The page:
Lance Tennis - 2003
Lance Tennis - 2003
For Woodland native Lance Tennis, CSU, Chico was far enough away from home to allow him to feel independent, and yet close enough to home that his mom could do his laundry. That, in part, is what influenced the 2002 College of Agriculture Distinguished Alum to come to school here. Once in Chico, he found a gold mine of educational opportunities, both in and out of the classroom.
A successful farmer, agricultural leader, and advocate, Tennis credits what he learned at Chico State for giving him the foundation he needed. He often uses the accounting and management skills acquired in his pursuit of an agriculture business degree to keep the rice and row crop operation he runs with his brother Pat on track. The brothers took over the family farm in the Sutter Basin in the late sixties after their father fell ill. The two have expanded the business to include holdings in Butte County, where the 1964 alum lives with his wife Audrey.
Though he has seen success in farming, Tennis agrees with many California growers that simply running a business well is not enough to keep agriculture viable. One must also keep a close watch on political issues and influence them to the degree possible if agriculture is to prosper in today’s social climate. That’s why Tennis has spent countless hours on boards of directors and in other leadership positions. He has worked particularly hard to keep water rights afloat for California agriculture.
A partial list of organizations that have benefited from Lance’s leadership skills includes Butte County Farm Bureau, Northern Calif. Farm Credit, Western Canal Water District, California Rice Research Board, Butte County Water Commission, Enloe Foundation Board, and Butte County Rice Growers Association. Lance and his wife Audrey received the Ag Service Award at the 1999 Farm City Week Celebration. In addition, the Golden Empire Council of the Boy Scouts of America named Tennis one of three Distinguished Agricultural Citizens for 2002.
Tennis learned many of his lobbying and leadership skills between class and study time at Chico State. The leader of the fledgling ag program was Dr. Loren Phillips, who is remembered by many as “a character.” When Tennis was involved in student government, he was preparing for a retreat at Clear Lake with the rest of the of the Associated Student officers when Phillips cornered him. “You’re going up there to make financial decisions,” said the ad department head, “and our livestock judging team needs money. See what you can do.” Lance formed an alliance with a sympathetic associate and they managed to convince their colleagues to shift money from athletics to the judging team. Today, he laughs about it as his first experience with lobbying.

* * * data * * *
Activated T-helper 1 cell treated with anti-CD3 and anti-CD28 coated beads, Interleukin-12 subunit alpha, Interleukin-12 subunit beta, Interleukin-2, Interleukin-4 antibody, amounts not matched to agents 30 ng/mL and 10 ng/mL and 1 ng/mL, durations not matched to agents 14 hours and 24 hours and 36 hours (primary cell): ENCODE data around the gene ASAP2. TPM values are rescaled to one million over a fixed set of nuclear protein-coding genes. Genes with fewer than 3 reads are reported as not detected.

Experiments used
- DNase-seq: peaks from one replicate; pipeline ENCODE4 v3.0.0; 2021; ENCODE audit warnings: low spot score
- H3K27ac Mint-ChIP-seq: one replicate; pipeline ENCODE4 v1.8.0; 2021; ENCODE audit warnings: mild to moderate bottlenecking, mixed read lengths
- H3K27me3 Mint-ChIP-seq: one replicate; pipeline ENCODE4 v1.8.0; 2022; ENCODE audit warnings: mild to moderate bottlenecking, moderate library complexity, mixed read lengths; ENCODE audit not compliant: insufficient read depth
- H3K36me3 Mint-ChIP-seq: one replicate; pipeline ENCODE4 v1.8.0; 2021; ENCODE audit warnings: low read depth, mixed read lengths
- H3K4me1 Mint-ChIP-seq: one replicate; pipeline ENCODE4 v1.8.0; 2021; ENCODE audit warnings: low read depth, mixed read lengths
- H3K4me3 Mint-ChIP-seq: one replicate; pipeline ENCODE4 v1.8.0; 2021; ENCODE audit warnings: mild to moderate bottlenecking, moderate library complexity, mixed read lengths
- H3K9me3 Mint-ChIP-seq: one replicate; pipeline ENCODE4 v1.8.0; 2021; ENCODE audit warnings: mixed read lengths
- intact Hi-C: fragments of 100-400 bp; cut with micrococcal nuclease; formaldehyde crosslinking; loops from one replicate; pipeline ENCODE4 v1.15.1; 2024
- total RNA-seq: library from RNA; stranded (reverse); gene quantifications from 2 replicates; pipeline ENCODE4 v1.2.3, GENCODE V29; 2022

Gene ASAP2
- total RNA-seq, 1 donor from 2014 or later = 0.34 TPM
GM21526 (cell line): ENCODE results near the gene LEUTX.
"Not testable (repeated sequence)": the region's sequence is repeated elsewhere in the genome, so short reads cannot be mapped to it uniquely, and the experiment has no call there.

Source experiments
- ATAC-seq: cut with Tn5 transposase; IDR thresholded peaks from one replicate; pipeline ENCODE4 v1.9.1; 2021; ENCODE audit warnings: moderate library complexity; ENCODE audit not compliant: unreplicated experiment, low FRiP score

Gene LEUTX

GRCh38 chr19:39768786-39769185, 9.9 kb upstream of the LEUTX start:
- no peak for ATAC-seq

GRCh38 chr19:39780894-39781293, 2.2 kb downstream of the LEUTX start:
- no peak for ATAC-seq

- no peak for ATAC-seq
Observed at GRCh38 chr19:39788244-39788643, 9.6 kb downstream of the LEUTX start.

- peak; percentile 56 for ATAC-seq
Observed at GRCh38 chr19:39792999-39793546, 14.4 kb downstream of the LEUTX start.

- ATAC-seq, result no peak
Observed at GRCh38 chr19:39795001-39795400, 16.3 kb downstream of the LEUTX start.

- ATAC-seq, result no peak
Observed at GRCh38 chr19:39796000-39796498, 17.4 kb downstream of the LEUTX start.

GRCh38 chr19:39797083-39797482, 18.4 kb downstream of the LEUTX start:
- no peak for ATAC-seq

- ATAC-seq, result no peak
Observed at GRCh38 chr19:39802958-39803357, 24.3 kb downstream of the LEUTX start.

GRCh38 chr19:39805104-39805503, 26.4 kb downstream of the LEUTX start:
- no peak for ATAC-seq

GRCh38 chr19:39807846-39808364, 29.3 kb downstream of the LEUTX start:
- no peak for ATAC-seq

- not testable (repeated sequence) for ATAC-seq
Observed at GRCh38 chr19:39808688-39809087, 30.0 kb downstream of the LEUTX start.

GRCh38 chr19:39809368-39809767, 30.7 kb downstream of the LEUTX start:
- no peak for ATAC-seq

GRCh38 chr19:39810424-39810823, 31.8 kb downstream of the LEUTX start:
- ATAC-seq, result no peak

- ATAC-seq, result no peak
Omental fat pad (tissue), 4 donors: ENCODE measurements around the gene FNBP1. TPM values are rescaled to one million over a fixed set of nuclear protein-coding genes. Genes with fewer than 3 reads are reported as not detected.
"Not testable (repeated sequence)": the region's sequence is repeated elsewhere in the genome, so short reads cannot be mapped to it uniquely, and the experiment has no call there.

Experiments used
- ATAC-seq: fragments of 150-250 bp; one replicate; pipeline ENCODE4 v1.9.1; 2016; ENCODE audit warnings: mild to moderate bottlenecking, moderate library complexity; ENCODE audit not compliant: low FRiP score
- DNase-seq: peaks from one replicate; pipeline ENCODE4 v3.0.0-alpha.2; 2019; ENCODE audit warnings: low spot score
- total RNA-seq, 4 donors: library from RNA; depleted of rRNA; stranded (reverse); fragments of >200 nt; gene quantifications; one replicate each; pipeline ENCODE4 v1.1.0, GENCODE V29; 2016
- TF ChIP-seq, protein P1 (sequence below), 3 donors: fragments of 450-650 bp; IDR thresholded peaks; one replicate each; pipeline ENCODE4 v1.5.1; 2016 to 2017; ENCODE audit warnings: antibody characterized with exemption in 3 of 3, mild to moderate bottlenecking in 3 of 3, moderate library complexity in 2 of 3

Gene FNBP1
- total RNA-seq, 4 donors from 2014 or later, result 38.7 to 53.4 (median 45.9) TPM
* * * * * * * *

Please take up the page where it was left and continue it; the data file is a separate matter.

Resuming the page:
The early ’60s were an exciting time to be involved in Chico State ag, according to Tennis. “Everything was just getting started,” he says. “We were just getting the University Farm and we were blessed with a lot of great faculty.” He especially remembers Prof. Ken Bensel for his dedication, Prof. William Peek for his professionalism, and Prof. Bob Wallace for his enthusiasm about ag mechanics.
But the one person the person that most positively influenced his life was Phillips, and he has a number of fond memories about him.
A favorite Phillips memory involves some friends who started out to be ag teachers. There was no ag teacher credential program at the time, and so aspiring educators went to Davis after obtaining a bachelor’s in ag at Chico State. Lance remembers a point of bemused frustration for Phillips was the eventual fate of three of the ag students he helped get through the process: they went into the ministry.
That the three students were friends of Tennis is not surprising. Many of his extra curricular activities centered on a commitment to Christianity. “My mother became a Christian through a radio evangelist and we attended the First Baptist Church in Woodland faithfully,” he says. “I met some really strong Christians at Chico through Intervarsity Fellowship and they helped keep me focused on my faith.” Today, he Audrey are members of the Evangelical Free Church in Chico, and actively support many ministries.
After college, Tennis took a detour to serve as an officer in the Navy before taking the reins of the family farm with brother Pat. He was stationed in Imperial Valley, Audrey’s home turf. He met Audrey in church there and married her a short time later.
Lance and Audrey have two children. Their daughter Kelly graduated from UC Davis in agricultural managerial economics and is married to Rob Doornbos. They live in Norman, Oklahoma with the Tennis’s first grandchild, William. Son Matt graduated from CSU, Chico in 1995 in speech/communication and is living in Sacramento with his wife Rebekah.
The couple enjoys travel (when Audrey can get him away from the ranch) and relaxing at their cabin at Lake Almanor. But true to his roots, our 2003 Distinguished Alum’s favorite activity continues to be farming.